Lemon curd is so delicious, so luscious, and so versatile that I'm sure it's what all good lemons aspire to be when they grow up. We can thank the English for this bright yellow curd with its tart, vibrant flavor, as well as for the wonderful notion of spreading it on scones hot out of the oven.
Made by gently cooking a mixture of fresh lemon juice, sugar, butter, and eggs until thickened, lemon curd is also divine on buttered toast, a simple and perfect way to appreciate the curd's cool, satiny texture. It makes an easy and delicious filling for tarts, cakes, and cookies. And a dollop of lemon curd tastes delicious with a piece of gingerbread or a slice of pound cake; its tart lemon flavor counters the spiciness of the former and the sweet richness of the latter. Pair it with a piece of thick Scottish shortbread and you'll appreciate how lemon curd can transform a simple, somewhat homely cookie into something wonderful.
A foolproof method makes the smoothest lemon curd
Lemon curd is easy to prepare, except for one pesky problem: it sometimes winds up with bits of cooked and curdled egg. This problem is especially common in curds that use whole eggs as well as egg yolks. Because the eggs whites cook at a lower temperature, they're more prone to coagulation. These cooked bits don't ruin the flavor of the curd, but a smooth texture will require careful straining, and quite a bit of the mixture can get lost in the process. It's also rather alarming, especially for the uninitiated, to see those white lumps form during cooking.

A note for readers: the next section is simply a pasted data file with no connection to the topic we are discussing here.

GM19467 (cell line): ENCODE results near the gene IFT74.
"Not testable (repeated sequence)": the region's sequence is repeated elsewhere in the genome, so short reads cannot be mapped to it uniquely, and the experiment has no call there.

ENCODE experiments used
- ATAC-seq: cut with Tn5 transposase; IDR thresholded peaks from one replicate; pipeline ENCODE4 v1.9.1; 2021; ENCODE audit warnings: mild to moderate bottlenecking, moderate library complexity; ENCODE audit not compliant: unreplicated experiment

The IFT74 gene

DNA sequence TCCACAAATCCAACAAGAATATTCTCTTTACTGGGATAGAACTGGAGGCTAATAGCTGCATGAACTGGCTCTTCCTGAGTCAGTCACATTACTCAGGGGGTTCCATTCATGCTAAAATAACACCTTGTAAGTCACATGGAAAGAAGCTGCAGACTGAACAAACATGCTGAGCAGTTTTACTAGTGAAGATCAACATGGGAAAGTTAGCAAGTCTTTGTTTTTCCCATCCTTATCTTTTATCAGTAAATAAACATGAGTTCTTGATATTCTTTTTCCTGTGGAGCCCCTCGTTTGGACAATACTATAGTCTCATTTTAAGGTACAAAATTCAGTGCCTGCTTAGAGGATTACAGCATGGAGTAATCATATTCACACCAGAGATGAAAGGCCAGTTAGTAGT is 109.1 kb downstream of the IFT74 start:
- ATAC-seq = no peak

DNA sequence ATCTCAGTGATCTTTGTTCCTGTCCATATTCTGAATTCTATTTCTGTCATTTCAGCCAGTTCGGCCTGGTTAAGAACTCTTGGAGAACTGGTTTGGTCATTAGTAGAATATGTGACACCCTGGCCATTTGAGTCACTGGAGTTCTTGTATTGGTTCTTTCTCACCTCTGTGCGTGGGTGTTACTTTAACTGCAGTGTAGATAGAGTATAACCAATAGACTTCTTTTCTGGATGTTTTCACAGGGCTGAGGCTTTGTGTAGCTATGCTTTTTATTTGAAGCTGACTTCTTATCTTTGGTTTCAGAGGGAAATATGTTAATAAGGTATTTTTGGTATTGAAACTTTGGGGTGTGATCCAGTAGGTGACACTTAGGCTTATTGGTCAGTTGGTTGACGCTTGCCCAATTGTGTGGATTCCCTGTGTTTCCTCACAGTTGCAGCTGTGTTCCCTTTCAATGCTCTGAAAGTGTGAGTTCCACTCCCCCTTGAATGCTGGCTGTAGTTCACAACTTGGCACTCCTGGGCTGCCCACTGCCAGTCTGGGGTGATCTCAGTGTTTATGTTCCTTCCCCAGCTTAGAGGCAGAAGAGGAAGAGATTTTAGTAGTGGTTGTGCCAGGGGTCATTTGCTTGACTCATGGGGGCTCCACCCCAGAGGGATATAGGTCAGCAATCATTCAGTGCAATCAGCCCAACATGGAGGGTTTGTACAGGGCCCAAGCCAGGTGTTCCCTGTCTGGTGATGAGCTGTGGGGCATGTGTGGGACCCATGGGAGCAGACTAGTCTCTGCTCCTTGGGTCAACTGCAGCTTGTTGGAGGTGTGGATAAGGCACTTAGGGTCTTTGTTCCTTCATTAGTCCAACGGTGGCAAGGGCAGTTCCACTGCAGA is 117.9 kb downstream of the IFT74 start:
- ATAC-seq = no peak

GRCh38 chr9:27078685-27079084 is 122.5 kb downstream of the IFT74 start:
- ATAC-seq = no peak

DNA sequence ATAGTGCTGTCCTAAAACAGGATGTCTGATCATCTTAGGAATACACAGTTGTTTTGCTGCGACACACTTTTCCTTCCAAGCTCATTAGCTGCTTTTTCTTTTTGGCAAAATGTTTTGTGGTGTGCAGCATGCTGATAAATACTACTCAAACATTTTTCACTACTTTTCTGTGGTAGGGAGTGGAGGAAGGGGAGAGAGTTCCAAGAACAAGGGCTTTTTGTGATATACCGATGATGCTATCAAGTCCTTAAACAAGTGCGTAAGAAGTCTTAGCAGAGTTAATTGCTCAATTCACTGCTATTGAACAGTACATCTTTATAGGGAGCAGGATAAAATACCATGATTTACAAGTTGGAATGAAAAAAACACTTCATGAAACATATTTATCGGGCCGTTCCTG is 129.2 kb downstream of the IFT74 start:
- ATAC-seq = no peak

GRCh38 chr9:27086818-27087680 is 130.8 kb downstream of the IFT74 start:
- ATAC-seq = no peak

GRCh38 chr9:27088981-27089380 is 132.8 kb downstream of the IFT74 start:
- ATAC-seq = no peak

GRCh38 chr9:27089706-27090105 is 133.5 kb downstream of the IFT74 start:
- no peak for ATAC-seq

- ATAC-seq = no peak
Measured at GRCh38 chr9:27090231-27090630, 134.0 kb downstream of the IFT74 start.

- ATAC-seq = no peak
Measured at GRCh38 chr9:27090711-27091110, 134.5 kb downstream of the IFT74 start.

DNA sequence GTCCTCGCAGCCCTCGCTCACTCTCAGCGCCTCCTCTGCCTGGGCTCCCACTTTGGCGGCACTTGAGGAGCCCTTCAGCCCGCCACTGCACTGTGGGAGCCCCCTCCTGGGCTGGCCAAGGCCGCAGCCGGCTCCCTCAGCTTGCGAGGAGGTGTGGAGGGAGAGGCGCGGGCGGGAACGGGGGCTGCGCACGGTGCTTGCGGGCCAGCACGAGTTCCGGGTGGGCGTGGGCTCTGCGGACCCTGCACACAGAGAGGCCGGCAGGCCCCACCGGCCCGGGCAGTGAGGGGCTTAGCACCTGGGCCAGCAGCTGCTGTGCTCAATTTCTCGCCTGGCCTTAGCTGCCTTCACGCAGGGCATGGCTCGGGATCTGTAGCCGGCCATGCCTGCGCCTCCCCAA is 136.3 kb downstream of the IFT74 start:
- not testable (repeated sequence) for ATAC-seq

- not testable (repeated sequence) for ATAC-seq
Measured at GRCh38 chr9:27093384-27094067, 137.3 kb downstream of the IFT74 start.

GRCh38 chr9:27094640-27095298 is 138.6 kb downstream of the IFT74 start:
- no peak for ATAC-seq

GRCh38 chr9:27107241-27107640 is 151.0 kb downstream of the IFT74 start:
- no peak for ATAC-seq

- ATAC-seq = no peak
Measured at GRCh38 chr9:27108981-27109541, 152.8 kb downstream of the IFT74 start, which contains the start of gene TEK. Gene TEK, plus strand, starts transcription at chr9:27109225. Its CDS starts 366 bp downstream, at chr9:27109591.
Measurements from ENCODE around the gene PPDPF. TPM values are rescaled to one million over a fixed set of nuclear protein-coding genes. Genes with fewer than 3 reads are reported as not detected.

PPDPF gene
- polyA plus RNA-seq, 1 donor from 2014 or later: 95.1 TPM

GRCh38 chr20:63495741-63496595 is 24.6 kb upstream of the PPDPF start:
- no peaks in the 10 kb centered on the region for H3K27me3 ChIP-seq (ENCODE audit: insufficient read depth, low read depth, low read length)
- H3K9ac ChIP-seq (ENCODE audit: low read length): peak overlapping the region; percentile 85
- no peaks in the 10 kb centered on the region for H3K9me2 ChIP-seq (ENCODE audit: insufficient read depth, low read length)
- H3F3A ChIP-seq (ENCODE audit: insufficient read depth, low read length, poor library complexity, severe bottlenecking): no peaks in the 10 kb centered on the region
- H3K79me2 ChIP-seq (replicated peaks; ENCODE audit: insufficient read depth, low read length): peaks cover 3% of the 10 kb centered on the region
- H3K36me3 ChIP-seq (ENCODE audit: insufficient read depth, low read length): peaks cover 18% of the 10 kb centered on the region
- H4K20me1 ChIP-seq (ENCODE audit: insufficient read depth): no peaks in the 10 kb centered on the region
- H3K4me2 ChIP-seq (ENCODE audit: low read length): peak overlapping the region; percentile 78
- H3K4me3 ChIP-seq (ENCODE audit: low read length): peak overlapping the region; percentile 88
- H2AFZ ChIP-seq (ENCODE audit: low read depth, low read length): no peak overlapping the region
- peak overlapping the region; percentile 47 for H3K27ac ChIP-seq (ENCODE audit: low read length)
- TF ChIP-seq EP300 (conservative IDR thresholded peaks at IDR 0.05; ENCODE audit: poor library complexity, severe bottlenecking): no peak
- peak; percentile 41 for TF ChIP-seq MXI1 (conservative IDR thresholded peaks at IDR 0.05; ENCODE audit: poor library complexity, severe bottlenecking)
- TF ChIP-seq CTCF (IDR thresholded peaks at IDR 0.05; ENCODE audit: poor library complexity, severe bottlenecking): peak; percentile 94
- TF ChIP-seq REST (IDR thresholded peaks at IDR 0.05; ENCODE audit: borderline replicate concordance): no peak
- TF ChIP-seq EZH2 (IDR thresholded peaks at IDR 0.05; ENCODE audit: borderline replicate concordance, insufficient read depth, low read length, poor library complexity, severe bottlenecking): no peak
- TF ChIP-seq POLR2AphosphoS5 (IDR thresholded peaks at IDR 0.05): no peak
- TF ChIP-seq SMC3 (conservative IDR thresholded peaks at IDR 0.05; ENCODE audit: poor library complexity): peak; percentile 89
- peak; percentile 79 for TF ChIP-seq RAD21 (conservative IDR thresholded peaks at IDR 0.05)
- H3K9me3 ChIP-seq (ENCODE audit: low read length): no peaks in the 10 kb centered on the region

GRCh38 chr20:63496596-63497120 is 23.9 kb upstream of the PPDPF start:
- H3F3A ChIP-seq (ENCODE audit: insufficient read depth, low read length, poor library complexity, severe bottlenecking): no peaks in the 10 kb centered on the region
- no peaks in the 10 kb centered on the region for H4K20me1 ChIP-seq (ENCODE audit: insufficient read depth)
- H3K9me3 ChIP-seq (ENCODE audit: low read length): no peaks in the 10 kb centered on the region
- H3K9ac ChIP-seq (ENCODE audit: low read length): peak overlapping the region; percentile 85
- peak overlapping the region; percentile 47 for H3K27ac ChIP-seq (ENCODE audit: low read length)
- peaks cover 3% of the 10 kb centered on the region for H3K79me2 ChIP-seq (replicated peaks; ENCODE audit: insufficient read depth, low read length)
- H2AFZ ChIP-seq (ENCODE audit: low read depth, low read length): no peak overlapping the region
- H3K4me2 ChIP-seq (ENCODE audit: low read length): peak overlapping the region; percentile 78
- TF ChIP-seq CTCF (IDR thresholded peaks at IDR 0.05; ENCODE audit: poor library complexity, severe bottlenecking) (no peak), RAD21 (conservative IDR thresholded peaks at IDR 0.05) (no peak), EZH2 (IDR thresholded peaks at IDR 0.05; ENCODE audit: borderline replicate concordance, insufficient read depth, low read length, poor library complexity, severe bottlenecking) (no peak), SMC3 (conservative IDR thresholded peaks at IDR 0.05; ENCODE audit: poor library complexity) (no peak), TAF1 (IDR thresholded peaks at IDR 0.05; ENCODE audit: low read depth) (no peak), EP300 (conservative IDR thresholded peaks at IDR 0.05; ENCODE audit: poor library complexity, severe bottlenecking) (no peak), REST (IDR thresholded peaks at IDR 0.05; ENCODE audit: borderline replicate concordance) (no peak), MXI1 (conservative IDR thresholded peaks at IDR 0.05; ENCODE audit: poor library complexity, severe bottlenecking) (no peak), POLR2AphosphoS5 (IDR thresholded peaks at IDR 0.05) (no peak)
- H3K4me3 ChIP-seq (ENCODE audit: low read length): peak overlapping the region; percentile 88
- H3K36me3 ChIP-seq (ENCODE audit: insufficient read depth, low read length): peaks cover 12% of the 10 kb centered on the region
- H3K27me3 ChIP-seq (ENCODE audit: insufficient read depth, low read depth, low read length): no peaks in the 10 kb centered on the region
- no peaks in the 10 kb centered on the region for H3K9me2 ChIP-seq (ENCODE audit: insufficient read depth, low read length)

For years I tried to find a method that eliminated the need for straining the curd. I tried cooking the sauce in a double boiler, cooking it in a heavy saucepan, adding some of the hot liquid to the eggs to temper them, whisking the mixture, using more eggs, using fewer eggs. I thought of eliminating the whole eggs altogether and using just the yolks as some cooks do (since the whites are more troublesome), but I prefer the lighter, almost custardy results I get from using whole eggs. When I finally found the answer, it wasn't in my kitchen. It was at my hair salon.
I was getting my hair cut when my hairdresser, Mary Jane, told me that when she made my recipe for lemon curd, it didn't need any straining. There were none of the cooked egg-white particles I had warned her about. As she cut my hair, we went over how she made the curd. By the time we were finished, I had a new recipe for lemon curd as well as a new haircut.
Instead of simply combining the ingredients in the pan on the stove as most lemon curd recipes call for, Mary Jane mixed the ingredients as if she were making a cake. She creamed the butter and sugar until fluffy, beat in the eggs slowly, and only then did she add the lemon juice. The method works every time: the curd thickens properly, becomes satiny-smooth, and there's not one drop of cooked egg to strain.
Beating the eggs with the butter and sugar makes the curd especially smooth. This method eliminates the small bits of cooked egg that usually require straining.
Don't panic at the curdled appearance right after mixing; it will become satiny-smooth as it cooks.